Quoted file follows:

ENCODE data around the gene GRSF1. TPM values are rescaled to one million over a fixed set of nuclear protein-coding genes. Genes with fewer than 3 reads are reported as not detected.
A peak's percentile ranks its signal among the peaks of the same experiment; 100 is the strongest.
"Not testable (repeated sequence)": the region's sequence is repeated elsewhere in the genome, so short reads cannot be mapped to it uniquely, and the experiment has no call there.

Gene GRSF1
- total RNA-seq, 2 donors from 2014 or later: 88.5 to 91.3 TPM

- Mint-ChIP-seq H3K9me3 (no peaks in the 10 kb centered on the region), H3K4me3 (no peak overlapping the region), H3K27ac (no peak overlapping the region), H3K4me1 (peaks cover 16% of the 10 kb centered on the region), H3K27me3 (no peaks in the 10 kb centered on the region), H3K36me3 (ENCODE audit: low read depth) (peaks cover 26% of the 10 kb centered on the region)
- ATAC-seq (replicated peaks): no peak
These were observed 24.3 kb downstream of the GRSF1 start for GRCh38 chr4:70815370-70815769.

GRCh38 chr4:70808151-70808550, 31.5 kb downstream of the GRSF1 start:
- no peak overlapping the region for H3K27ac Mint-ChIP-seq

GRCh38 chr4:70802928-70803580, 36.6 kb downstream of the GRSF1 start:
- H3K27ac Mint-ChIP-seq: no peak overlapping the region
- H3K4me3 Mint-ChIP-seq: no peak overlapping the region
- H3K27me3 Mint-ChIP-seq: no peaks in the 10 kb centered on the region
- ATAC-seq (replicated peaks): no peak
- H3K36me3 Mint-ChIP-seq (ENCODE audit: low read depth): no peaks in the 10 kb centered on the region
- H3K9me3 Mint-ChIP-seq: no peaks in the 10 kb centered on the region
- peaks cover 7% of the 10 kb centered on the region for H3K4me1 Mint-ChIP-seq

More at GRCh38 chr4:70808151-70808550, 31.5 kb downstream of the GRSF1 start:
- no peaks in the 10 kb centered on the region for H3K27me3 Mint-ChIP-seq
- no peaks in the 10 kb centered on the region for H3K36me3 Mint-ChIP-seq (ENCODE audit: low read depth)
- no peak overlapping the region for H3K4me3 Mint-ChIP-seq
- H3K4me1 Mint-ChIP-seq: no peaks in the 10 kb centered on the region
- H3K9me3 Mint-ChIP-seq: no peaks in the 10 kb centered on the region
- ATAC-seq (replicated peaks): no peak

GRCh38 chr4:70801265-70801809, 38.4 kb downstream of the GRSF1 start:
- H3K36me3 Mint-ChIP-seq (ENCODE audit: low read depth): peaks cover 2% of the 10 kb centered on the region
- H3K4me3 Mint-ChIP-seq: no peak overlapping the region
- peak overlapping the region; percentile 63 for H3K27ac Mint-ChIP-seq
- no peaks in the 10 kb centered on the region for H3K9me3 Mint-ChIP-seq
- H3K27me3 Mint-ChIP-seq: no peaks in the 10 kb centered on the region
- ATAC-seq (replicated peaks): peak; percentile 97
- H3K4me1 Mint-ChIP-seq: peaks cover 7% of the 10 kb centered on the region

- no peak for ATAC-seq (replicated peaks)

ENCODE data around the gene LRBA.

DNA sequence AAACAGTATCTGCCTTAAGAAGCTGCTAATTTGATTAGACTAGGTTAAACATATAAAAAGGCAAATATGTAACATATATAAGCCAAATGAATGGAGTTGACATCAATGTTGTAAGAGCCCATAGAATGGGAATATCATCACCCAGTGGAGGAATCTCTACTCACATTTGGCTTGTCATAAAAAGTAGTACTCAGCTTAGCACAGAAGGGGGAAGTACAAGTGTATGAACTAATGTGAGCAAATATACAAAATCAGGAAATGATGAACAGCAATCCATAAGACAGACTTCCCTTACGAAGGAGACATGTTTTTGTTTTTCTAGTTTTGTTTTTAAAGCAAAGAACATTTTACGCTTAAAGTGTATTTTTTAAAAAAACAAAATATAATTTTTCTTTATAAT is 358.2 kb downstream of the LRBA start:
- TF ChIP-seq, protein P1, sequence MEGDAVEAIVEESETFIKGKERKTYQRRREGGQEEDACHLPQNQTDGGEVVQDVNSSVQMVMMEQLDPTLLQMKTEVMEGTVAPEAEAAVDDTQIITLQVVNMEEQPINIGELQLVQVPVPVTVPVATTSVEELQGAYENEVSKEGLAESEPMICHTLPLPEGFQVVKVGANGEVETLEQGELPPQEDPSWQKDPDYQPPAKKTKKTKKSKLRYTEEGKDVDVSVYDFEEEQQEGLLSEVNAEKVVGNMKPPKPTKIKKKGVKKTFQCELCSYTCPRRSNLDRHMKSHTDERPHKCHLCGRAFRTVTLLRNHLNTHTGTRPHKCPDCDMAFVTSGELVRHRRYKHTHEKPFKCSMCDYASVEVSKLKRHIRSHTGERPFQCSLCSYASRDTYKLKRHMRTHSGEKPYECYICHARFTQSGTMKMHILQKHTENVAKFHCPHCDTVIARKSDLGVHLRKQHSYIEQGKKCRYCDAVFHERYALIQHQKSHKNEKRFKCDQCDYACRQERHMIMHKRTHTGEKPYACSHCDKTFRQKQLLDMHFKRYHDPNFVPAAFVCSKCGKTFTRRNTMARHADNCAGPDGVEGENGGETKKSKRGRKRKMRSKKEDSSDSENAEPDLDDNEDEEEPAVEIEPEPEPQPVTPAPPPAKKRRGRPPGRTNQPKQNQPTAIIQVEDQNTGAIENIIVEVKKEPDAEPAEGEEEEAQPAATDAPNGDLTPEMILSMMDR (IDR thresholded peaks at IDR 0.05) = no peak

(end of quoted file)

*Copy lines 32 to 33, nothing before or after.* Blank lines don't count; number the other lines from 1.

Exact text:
- ATAC-seq (replicated peaks): peak; percentile 97
- H3K4me1 Mint-ChIP-seq: peaks cover 7% of the 10 kb centered on the region